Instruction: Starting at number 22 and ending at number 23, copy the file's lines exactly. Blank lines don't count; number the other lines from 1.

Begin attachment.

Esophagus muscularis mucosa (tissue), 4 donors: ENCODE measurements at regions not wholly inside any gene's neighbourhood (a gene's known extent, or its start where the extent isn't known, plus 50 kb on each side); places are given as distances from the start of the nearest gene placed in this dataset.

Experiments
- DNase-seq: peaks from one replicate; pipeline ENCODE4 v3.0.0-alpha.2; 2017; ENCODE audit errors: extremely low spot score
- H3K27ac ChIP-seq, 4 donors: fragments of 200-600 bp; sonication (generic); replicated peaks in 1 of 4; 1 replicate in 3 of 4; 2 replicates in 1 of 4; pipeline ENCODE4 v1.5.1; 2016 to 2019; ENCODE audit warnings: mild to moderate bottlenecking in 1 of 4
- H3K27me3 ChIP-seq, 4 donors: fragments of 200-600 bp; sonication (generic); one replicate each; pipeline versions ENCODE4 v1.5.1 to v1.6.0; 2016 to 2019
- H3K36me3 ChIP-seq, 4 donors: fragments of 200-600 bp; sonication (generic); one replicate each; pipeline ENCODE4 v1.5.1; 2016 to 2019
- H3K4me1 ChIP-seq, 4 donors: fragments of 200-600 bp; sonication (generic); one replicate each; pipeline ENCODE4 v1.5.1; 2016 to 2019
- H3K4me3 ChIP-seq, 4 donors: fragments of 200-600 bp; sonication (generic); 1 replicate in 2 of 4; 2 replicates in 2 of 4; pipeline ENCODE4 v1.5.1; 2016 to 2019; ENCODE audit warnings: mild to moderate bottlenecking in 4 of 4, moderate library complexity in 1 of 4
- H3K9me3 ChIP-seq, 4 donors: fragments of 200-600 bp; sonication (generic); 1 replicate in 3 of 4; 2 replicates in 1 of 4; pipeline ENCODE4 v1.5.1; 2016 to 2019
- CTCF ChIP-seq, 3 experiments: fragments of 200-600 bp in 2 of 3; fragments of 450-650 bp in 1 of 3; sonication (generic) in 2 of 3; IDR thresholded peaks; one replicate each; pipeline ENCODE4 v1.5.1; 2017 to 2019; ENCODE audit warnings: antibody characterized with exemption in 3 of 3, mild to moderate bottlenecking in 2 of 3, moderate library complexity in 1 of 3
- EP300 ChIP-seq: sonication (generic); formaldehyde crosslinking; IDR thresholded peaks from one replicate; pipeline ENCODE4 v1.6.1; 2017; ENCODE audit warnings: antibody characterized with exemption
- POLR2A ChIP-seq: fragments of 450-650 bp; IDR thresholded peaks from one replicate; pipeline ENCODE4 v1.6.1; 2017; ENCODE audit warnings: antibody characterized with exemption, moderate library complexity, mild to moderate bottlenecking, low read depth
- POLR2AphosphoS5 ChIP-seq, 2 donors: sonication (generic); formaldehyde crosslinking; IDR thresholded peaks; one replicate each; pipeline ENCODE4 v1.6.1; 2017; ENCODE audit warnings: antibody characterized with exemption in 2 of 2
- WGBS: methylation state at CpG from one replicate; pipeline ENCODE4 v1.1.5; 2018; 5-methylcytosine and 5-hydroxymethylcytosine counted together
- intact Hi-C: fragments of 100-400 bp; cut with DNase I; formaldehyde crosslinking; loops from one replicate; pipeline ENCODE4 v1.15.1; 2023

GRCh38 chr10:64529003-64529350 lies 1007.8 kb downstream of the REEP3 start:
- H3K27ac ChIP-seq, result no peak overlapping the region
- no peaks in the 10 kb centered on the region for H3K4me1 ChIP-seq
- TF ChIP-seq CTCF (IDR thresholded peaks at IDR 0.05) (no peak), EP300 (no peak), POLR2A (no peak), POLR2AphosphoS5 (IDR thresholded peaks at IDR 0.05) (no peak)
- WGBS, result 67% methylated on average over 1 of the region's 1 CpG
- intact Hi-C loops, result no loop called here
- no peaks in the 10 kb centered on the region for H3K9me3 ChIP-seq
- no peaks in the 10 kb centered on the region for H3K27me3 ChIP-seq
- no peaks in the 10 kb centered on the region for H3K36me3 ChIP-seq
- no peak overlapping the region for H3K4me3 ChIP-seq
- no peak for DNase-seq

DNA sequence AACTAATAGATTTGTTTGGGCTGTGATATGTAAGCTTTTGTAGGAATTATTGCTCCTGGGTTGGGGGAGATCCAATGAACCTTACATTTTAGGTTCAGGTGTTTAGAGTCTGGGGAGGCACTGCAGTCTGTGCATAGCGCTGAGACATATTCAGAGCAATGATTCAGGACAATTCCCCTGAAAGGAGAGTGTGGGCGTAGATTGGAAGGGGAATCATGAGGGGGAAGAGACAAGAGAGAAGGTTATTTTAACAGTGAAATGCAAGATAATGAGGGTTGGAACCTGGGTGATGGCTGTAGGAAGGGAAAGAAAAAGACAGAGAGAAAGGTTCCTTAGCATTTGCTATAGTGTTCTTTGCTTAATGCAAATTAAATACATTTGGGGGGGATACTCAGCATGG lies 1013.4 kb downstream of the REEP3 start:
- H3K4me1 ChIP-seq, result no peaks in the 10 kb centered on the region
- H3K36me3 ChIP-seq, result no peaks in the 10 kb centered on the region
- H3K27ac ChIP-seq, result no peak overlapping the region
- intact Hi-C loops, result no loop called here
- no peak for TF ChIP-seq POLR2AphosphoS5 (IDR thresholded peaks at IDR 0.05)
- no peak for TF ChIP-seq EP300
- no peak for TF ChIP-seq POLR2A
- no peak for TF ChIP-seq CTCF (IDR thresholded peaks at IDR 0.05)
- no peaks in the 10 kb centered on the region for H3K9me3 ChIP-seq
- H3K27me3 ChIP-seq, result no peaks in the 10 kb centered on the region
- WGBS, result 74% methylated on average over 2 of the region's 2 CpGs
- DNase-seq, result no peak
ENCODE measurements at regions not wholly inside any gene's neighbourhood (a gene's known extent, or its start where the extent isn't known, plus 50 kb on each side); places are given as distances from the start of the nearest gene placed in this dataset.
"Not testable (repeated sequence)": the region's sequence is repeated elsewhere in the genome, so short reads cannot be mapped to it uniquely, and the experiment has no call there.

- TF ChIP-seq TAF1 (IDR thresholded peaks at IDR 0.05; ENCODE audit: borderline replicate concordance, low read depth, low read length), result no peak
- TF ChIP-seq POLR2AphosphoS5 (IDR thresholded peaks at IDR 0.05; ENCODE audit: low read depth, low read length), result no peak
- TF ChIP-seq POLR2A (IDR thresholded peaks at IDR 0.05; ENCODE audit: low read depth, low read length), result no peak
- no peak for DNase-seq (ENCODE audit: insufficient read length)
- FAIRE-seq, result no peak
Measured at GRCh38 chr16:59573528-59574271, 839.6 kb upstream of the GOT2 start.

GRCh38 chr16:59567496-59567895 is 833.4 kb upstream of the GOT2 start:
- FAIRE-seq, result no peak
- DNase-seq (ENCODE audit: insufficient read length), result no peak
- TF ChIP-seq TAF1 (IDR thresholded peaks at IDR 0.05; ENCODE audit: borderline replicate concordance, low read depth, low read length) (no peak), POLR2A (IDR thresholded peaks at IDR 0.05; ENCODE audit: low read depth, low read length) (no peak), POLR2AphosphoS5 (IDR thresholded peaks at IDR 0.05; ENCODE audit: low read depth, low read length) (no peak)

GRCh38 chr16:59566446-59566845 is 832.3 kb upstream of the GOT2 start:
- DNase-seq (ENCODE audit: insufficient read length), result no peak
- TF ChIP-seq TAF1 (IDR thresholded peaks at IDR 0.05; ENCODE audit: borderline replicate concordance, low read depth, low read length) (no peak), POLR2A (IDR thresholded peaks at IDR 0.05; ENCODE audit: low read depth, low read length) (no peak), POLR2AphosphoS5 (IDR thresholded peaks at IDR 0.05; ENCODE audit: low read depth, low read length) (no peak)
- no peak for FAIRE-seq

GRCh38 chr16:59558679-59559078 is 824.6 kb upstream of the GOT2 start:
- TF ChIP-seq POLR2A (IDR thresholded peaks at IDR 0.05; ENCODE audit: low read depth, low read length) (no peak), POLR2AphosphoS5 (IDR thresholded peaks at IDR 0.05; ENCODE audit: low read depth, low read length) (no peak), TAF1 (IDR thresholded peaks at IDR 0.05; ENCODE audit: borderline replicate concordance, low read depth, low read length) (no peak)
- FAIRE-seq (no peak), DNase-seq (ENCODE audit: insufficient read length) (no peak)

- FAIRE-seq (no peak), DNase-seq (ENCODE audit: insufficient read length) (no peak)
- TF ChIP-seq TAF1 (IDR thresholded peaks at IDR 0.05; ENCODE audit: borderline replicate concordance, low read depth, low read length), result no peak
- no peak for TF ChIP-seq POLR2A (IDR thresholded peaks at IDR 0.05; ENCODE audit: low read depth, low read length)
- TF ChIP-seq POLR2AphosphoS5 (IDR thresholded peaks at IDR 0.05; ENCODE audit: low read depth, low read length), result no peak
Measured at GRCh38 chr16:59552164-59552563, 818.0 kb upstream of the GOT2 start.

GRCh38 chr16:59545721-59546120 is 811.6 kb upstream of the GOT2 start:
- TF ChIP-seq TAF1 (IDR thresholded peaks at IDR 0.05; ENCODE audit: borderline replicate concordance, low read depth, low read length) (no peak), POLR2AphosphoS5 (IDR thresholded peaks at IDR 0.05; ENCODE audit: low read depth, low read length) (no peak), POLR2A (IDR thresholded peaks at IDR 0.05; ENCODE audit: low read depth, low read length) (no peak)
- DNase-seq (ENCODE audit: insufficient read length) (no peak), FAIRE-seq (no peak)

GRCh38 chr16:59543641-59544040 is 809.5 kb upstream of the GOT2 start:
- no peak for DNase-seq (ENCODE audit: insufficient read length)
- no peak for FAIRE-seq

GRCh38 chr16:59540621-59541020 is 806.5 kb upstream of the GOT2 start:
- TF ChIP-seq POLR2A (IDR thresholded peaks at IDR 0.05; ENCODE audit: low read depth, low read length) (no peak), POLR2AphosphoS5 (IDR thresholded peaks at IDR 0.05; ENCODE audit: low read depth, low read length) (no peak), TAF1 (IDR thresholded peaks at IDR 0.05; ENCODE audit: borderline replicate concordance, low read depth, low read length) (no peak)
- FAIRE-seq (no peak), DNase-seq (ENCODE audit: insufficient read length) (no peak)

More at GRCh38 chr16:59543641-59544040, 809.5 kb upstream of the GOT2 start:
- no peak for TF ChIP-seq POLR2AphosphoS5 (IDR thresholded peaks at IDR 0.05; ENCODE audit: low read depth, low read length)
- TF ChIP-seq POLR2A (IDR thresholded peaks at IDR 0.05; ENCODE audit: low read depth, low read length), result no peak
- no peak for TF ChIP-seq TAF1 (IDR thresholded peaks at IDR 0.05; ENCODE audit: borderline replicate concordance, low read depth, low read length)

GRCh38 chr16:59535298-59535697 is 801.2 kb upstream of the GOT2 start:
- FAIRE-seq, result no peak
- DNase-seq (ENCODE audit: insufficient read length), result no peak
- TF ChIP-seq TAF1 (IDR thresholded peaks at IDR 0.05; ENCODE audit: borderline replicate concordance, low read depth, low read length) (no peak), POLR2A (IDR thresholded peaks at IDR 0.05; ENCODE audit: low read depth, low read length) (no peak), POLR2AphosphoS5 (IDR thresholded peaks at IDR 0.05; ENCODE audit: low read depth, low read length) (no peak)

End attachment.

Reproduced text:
- no peaks in the 10 kb centered on the region for H3K9me3 ChIP-seq
- no peaks in the 10 kb centered on the region for H3K27me3 ChIP-seq